Influential Moroccan rapper tackles domestic violence with new song
Mohammed El Hadi Mzouri, a 39-year old rapper from Morocco who goes by the name "Muslim", released the new track to more than 1.6 million followers on the popular social media platform on Wednesday.
"We are united, we reject violence, we came here to say no," the rapper starts, before directing the rest of the song at the "sons of my country".
"Keep the daughters of my country in your eyes (protected), it is no manly to extend your hands, a woman is a partner that strengthens you," he goes on to say.
The song, which was released on Instagram to mark International Women's Day on March 8, was welcomed by thousands across social media who thanked the rapper for discussing a taboo issue in the region.
"Big up to Moroccan rapper Muslim for addressing this on International Women's Day," Hassan Ahmad Dennaoui, better known as the Saudi hip-hop guru "Big Hass" said on Instagram.
"Muslim is considered one of the most influential Arab rappers - he has been at it for a long time," Big Hass told The New Arab.
"For him to release a song on IWD talking about what real men should act like towards women and how respectful they should be is very important, however what is more important is that he’s telling his sisters to keep their heads up while at the same time championing the anti-domestic violence cause and encouraging women to live free and respected," Big Hass added.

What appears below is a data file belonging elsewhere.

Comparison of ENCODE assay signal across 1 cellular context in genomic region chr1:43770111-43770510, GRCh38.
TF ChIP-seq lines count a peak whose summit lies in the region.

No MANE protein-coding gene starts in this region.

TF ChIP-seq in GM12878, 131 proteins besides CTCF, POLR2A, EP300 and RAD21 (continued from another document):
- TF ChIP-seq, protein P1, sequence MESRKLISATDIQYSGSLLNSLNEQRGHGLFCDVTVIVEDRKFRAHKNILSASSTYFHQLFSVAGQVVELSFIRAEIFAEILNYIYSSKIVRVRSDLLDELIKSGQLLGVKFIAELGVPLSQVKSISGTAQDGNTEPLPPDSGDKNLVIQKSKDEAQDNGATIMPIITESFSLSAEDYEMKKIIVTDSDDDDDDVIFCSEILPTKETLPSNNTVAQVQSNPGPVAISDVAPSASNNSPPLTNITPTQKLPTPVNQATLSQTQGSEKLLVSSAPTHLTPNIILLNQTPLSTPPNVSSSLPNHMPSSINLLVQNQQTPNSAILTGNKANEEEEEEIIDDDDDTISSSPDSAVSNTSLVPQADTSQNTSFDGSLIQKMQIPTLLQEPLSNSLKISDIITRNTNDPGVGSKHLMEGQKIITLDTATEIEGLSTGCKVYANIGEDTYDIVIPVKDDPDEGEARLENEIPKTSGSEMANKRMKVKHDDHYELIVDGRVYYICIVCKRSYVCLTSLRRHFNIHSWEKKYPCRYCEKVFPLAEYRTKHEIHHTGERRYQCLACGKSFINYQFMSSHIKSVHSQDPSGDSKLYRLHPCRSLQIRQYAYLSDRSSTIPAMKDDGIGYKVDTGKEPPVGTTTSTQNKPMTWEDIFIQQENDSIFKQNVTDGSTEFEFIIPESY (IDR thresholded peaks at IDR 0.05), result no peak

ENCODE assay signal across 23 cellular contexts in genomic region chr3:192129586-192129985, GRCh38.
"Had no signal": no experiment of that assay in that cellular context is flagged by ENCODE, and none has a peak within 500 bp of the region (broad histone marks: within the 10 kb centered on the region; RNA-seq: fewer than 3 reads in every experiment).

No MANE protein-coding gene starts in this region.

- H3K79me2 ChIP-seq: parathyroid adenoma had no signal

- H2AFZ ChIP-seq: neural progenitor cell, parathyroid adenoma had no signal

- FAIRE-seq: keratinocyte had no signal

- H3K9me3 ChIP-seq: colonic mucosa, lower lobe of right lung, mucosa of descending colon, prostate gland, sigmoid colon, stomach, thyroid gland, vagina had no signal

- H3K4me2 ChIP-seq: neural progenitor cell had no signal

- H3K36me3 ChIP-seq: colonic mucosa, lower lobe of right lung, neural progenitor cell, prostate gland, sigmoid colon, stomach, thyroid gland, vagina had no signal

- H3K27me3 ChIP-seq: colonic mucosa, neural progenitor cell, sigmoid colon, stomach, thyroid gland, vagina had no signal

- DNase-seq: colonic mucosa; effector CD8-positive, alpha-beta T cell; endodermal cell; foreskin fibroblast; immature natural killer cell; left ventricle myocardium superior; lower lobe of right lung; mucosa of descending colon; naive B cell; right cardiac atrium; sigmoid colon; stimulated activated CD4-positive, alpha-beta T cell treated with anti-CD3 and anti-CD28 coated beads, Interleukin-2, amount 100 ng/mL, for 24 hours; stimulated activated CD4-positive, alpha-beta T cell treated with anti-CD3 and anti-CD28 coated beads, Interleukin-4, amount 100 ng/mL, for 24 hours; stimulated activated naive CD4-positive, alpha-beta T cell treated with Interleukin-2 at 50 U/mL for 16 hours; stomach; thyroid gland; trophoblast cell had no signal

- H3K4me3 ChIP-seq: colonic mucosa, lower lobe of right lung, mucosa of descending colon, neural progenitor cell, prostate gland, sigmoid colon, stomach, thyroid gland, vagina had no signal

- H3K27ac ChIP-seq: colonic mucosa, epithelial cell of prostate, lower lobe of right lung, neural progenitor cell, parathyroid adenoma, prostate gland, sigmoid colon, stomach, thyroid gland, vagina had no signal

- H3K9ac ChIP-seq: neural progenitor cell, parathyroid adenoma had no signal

Around one in four women are likely to be subject to domestic violence in Yemen, Morocco, Egypt, Sudan, and Algeria, according to a study carried out by Princeton University.
Men are also likely to suffer domestic abuse in every single one of the countries surveyed.
The study also showed that most women believe men still have the final say in family matters. These two factors together mean that many do not look to the state for help or authority, and that family life still dictates the future of domestic violence victims.
Sexual assault and rape remain a major problem in Morocco, with 52 percent of Moroccan women affected, according to government figures. Despite that, only three percent of victims report the violence.
Almost half the countries in the Middle East and North Africa in the past five years have enacted laws addressing domestic violence, according to Human Rights Watch.
But states are also passing legislation that may not necessarily act as effective measures, but rather serve to provide an illusion of progression to the international community.